As Elon Musk looks for new income streams to turn around the company, Twitter has started to seek for regulatory licences throughout the US and create the software necessary to implement payments across the social media network. According to two people familiar with the company’s intentions, Esther Crawford, a rapidly ascending lieutenant of Musk at Twitter, has begun to outline the infrastructure required to enable payments on the site with a small team.

A key component of Musk’s strategy to create new revenue sources is the initiative to start accepting payments through the website. Since he paid $44 billion for the network in October, Twitter’s $5 billion a year in advertising revenue has plummeted, with advertisers blaming management and content moderation issues. As part of a larger strategy to provide an “everything app” that combines messaging, payments, and commerce, Musk has stated that he wants Twitter to offer financial services including peer-to-peer transactions, savings accounts, and debit cards. Musk co-founded one of the earliest online banks,, in 1999. ultimately merged with the PayPal payments behemoth.


According to two people with knowledge of the team’s work, Crawford’s team is making progress, including creating a vault for securing and storing the user data that would be gathered by the system. Additionally, Twitter is moving ahead with the legal verifications required before announcing a payment service. According to a regulatory filing, Twitter registered as a payments processor with the US Treasury in November.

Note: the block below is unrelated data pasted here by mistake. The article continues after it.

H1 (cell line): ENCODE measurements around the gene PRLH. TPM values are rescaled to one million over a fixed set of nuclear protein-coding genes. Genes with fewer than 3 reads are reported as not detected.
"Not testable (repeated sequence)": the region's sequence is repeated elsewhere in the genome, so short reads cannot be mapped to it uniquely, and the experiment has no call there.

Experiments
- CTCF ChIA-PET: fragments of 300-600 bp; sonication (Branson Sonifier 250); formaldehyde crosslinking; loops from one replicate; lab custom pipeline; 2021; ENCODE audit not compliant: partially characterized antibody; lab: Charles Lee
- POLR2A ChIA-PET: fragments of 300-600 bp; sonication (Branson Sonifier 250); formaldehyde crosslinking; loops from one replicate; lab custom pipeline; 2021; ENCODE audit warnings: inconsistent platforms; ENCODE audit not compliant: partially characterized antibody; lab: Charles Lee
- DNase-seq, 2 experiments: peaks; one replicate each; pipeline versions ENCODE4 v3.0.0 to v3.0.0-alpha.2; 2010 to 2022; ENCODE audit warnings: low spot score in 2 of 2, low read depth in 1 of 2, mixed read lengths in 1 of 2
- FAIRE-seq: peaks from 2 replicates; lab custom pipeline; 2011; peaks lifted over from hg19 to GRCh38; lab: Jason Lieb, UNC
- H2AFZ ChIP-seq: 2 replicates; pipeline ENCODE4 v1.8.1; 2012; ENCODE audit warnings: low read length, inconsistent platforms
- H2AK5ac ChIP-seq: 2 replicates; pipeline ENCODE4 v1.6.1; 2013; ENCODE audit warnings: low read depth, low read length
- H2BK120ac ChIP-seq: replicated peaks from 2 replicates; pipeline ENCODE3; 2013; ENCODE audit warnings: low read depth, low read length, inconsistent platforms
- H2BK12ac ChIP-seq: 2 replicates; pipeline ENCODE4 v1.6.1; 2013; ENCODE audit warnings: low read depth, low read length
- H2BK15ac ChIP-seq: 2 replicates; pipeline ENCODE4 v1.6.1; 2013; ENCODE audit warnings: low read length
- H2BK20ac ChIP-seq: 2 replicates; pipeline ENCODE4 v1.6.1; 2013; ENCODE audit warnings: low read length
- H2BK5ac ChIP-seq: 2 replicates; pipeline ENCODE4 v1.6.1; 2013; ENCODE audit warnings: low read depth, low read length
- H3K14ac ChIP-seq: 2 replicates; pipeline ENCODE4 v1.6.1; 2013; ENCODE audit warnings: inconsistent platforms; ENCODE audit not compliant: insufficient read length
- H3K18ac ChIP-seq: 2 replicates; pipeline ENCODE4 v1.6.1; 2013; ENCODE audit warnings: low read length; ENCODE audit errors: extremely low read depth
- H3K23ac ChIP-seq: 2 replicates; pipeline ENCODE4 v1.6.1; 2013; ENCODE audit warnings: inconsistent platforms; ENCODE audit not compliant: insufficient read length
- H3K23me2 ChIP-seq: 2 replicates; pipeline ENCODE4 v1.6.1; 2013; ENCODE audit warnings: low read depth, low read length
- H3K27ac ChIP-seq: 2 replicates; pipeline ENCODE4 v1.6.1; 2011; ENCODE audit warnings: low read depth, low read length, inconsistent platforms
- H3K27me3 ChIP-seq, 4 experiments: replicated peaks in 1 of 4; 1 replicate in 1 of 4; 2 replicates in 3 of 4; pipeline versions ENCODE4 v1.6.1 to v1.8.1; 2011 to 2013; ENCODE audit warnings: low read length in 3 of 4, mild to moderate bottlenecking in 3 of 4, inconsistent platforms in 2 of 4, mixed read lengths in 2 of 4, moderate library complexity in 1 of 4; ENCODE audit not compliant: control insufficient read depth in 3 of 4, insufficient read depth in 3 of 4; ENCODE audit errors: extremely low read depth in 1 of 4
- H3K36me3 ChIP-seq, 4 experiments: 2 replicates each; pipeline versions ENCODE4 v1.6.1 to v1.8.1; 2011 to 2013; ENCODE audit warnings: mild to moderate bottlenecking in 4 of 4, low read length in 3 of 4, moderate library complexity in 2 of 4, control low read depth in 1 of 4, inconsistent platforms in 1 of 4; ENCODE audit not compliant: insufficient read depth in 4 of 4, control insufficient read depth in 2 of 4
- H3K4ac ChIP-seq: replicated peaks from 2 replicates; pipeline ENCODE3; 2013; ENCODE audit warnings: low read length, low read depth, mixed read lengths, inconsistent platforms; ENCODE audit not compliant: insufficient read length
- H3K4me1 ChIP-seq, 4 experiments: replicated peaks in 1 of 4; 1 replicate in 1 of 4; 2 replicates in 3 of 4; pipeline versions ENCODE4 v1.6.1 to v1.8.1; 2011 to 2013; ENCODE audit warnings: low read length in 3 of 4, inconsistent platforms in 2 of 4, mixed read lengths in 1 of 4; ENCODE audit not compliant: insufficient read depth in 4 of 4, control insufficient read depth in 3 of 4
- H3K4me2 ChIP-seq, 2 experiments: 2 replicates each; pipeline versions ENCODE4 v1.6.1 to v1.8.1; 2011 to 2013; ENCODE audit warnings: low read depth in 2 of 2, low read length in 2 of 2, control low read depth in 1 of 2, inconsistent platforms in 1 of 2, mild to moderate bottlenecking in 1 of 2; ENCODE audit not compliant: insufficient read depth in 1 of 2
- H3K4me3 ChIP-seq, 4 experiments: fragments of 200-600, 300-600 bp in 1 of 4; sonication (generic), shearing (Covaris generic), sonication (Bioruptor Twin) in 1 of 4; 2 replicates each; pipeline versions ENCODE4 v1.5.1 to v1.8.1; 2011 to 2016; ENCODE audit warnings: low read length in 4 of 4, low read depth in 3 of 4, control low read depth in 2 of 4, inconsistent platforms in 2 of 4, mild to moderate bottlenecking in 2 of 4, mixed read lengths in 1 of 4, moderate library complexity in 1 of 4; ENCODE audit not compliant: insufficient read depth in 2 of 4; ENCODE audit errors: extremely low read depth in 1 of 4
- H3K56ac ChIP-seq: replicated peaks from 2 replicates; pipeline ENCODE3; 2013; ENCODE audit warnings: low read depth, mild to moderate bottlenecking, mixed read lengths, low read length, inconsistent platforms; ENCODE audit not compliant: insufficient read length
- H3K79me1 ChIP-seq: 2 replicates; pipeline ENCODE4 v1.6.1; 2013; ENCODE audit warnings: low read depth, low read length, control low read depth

As per these sources, it has also started to apply for some of the state’s licences it would require to start operating. One of the persons stated that the remaining paperwork will be filed soon in the hopes that US licencing would be finished within a year. After that, they said, the business will look to grow by obtaining regulatory permissions abroad.

The challenges

Other payment experts have questioned whether Twitter can achieve a competitive scale, particularly in the US where there is stiff competition in the space from groups such as Venmo, Cash App and Zelle. Twitter will also face high levels of regulatory scrutiny. The move into payments comes after Musk culled more than half of the platform’s employees, which has raised fears that its compliance staffing is insufficient. Businesses involved in money transfers, currency exchange or cashing cheques are required to alert unusual activity to authorities.

As part of monitoring for fraud and suspicious transactions, user accounts have to be directly linked to a user’s identity, according to Lisa Ellis, a payments expert and senior equity analyst at research company MoffettNathanson. Such regulations mean “many [tech companies] experiment and then give up”, she said. “They find it to be a burden to ultimately bear the long-term investment and risk — where you can get fined if there’s an issue and you have to have a whole compliance infrastructure that has to be constantly licensed.”

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